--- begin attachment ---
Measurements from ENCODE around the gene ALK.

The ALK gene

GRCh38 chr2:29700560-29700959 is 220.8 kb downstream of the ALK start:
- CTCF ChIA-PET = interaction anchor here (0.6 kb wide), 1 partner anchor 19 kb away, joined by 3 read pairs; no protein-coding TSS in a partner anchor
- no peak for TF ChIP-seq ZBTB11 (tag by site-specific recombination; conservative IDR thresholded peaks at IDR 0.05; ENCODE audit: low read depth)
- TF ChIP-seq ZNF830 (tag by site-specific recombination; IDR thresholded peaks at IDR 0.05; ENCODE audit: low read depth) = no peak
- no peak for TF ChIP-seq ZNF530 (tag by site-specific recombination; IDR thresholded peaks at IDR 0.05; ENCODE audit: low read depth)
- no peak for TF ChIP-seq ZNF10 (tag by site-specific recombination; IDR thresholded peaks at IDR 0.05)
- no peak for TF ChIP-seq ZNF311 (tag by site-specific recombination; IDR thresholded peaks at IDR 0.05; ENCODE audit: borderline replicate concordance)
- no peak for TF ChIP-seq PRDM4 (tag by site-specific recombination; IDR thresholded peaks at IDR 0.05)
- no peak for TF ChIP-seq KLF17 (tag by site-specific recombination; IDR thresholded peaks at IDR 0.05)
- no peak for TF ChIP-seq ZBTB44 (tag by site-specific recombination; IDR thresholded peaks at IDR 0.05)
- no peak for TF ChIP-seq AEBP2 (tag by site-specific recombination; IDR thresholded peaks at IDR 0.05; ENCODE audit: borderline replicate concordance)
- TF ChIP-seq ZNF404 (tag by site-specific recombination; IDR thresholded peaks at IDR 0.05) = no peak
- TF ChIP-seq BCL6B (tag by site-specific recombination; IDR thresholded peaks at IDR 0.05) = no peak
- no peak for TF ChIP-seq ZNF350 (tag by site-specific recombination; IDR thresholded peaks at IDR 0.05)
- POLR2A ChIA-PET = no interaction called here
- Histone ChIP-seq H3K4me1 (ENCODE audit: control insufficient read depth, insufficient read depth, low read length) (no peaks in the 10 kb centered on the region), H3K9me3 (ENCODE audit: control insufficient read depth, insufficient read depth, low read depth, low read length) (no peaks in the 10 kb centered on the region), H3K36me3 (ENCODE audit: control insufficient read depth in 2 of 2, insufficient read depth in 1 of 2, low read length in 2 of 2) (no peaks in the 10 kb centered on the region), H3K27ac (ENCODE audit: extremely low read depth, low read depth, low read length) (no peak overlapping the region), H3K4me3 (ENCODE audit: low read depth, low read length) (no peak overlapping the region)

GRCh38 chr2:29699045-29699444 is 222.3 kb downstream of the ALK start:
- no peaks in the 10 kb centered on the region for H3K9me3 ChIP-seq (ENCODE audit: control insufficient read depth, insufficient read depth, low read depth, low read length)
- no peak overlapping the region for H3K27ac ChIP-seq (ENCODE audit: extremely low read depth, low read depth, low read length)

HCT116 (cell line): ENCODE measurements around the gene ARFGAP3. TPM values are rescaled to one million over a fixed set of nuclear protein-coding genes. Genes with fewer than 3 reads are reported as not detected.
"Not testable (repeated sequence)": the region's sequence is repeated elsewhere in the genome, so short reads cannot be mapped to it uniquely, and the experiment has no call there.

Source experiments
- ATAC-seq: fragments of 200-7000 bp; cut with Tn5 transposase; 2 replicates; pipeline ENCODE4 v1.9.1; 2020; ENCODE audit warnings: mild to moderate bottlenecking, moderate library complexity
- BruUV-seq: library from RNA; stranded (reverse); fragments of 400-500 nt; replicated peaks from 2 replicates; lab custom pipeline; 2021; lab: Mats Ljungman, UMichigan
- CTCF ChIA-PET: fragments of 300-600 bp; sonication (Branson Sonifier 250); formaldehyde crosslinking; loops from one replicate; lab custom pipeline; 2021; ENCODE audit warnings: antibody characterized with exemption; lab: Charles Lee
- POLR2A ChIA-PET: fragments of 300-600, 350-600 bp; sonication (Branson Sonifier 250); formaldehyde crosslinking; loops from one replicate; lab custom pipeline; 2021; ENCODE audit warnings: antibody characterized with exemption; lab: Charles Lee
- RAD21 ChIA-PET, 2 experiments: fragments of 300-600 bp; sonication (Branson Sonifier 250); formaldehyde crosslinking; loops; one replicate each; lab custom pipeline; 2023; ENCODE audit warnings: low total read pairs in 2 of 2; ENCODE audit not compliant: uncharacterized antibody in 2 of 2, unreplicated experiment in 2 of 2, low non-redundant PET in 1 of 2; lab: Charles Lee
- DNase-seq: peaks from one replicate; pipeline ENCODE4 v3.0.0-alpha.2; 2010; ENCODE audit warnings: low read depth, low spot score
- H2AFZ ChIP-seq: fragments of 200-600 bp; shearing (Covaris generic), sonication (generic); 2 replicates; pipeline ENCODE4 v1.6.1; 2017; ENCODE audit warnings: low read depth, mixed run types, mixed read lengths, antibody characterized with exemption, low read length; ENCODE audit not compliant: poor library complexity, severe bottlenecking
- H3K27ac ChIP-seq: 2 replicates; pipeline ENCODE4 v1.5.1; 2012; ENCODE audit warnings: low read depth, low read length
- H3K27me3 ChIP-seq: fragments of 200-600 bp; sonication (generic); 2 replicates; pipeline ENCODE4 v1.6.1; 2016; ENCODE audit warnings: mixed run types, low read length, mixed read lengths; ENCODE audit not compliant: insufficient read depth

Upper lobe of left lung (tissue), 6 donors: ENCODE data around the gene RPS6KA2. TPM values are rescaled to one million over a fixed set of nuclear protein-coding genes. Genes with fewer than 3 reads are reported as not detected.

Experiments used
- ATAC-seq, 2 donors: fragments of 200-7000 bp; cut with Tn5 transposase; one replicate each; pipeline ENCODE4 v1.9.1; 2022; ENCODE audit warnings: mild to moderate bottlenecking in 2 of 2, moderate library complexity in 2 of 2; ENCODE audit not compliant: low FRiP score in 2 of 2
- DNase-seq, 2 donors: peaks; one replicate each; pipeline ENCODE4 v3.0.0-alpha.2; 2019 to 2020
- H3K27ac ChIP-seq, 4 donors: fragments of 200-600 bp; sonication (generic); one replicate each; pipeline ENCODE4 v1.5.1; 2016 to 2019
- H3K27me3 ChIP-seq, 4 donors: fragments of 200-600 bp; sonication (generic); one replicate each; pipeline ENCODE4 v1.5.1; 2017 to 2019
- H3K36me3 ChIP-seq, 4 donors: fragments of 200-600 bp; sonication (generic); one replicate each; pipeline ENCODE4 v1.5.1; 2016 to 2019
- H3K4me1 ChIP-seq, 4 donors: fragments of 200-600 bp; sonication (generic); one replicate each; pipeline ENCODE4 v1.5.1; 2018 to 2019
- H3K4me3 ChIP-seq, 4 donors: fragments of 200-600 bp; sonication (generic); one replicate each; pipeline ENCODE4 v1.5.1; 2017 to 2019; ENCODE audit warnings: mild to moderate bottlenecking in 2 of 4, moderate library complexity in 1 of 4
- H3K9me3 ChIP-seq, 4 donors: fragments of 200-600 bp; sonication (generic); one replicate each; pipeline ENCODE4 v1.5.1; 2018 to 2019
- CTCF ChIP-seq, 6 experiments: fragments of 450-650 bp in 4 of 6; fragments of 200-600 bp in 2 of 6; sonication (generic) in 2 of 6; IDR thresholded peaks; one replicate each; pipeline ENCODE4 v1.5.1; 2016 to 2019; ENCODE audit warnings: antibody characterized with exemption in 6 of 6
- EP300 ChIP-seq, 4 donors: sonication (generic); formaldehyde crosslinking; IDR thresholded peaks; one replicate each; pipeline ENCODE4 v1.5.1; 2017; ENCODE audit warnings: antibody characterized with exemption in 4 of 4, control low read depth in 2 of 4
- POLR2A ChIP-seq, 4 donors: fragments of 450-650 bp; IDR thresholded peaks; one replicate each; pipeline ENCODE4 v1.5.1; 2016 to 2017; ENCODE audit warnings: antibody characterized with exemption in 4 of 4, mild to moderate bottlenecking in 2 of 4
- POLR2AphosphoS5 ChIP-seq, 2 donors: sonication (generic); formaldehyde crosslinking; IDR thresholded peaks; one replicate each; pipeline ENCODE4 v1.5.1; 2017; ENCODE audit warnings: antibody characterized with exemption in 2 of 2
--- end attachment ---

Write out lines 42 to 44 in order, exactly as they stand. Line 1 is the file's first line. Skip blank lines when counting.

- H3K4me3 ChIP-seq, 4 donors: fragments of 200-600 bp; sonication (generic); one replicate each; pipeline ENCODE4 v1.5.1; 2017 to 2019; ENCODE audit warnings: mild to moderate bottlenecking in 2 of 4, moderate library complexity in 1 of 4
- H3K9me3 ChIP-seq, 4 donors: fragments of 200-600 bp; sonication (generic); one replicate each; pipeline ENCODE4 v1.5.1; 2018 to 2019
- CTCF ChIP-seq, 6 experiments: fragments of 450-650 bp in 4 of 6; fragments of 200-600 bp in 2 of 6; sonication (generic) in 2 of 6; IDR thresholded peaks; one replicate each; pipeline ENCODE4 v1.5.1; 2016 to 2019; ENCODE audit warnings: antibody characterized with exemption in 6 of 6